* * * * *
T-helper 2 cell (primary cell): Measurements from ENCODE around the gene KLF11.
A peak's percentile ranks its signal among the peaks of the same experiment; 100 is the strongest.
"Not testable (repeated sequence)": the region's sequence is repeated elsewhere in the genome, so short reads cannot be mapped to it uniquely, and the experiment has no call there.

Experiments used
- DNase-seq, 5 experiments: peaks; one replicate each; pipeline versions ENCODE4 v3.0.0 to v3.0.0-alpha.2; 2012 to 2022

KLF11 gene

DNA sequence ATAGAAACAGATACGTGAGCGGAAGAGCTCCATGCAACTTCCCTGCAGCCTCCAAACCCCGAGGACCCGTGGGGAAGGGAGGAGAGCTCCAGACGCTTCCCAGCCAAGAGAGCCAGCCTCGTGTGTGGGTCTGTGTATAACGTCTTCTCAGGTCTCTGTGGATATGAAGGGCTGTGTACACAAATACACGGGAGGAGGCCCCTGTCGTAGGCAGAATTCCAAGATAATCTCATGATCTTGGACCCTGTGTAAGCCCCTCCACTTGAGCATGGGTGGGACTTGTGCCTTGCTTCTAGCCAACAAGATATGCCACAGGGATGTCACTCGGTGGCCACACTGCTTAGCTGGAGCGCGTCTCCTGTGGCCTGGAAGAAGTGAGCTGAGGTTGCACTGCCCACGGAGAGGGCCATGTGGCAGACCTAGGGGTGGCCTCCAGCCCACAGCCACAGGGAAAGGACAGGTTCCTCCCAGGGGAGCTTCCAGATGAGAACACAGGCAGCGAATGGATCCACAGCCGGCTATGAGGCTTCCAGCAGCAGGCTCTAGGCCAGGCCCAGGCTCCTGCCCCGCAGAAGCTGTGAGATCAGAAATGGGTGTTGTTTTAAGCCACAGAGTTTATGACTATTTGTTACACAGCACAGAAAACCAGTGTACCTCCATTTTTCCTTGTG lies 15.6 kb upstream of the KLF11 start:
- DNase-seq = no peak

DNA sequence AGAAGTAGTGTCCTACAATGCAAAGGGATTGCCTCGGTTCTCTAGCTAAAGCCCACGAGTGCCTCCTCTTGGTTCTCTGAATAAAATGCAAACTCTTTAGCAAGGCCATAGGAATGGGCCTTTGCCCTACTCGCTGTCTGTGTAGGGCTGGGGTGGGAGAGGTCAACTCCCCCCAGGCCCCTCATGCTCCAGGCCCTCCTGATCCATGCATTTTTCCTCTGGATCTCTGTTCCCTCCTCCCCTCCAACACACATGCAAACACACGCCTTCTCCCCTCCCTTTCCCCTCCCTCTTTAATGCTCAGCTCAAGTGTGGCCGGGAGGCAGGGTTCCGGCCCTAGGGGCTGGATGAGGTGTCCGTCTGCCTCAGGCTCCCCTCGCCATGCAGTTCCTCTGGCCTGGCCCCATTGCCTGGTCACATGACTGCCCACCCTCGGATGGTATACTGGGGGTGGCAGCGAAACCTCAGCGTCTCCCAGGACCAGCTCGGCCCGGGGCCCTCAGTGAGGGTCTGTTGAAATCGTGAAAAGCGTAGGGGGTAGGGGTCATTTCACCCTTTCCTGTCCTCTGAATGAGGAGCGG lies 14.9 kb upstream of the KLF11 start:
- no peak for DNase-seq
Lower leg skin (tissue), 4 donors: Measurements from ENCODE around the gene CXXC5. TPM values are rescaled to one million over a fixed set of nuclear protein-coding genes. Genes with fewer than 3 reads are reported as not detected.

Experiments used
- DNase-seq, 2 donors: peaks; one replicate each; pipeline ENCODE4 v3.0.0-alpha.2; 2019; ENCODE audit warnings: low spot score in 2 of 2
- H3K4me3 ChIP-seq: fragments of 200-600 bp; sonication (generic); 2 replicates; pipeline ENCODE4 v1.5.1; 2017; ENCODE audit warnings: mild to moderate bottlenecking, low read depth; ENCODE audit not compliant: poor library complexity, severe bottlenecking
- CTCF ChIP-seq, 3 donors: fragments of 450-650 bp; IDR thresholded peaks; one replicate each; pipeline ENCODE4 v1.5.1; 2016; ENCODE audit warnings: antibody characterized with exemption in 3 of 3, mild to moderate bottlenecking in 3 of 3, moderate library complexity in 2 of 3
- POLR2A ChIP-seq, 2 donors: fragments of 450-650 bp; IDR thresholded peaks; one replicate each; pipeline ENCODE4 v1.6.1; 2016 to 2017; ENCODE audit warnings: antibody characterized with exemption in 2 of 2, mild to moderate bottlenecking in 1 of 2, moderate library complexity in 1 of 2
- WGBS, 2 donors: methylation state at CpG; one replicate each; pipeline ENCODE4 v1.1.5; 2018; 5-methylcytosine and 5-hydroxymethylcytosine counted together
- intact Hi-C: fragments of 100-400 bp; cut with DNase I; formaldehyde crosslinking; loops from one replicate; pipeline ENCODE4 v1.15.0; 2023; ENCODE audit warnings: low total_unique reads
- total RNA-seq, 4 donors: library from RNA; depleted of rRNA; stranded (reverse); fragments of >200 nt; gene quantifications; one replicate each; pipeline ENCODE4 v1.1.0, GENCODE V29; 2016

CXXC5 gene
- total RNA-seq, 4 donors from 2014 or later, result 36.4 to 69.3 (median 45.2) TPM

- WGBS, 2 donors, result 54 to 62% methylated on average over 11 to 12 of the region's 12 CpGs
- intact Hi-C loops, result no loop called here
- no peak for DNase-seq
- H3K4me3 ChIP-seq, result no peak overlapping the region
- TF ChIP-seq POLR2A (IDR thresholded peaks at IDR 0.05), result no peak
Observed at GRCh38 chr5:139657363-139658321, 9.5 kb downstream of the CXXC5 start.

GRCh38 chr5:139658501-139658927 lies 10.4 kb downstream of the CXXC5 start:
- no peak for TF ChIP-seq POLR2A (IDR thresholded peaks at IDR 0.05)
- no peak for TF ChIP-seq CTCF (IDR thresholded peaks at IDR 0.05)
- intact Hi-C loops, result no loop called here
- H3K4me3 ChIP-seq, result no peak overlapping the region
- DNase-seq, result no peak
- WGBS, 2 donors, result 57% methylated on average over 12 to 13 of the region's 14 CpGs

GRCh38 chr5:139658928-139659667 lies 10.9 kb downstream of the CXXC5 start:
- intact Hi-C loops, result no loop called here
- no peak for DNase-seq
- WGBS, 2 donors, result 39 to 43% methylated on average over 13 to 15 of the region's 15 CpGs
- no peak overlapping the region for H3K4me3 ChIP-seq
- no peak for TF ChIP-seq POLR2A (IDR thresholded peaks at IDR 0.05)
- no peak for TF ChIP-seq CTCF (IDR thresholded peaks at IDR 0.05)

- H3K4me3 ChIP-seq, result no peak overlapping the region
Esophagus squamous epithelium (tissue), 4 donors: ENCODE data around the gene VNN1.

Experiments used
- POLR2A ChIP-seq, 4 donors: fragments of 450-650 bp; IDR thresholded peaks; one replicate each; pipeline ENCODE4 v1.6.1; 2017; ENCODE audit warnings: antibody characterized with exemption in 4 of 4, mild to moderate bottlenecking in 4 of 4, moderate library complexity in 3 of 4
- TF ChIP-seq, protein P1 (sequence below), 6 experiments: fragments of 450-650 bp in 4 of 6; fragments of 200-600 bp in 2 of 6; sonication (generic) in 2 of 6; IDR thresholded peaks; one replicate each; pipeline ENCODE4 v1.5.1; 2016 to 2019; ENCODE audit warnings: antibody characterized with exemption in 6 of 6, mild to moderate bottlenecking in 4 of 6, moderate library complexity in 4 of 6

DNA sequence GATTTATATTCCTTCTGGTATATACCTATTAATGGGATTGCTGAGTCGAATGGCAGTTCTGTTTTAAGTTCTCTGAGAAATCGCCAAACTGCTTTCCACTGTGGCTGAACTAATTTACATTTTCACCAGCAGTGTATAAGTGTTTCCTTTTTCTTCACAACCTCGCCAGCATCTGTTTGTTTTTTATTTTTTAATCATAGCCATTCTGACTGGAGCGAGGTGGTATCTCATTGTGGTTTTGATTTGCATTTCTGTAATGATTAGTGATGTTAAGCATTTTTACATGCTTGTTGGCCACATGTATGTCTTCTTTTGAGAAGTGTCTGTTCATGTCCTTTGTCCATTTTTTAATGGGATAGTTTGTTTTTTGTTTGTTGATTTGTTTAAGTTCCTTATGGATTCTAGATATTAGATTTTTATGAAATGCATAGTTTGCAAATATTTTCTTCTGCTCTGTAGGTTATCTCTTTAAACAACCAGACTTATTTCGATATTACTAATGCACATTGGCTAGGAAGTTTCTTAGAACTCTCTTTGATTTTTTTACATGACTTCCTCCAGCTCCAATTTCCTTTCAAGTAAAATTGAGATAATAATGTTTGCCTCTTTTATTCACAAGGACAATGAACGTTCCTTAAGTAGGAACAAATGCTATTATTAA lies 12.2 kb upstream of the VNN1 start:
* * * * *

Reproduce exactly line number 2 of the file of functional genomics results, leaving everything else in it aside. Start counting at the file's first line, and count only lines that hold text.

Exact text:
A peak's percentile ranks its signal among the peaks of the same experiment; 100 is the strongest.